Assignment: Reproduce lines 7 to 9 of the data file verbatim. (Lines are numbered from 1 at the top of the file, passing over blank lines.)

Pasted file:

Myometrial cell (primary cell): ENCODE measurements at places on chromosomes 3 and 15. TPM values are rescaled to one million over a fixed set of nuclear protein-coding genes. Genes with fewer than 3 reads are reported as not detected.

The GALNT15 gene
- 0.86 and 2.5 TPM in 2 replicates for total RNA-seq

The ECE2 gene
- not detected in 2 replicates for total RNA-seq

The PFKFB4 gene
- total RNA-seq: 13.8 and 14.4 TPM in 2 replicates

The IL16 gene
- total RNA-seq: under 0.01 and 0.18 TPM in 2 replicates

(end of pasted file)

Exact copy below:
- total RNA-seq: 13.8 and 14.4 TPM in 2 replicates

The IL16 gene
- total RNA-seq: under 0.01 and 0.18 TPM in 2 replicates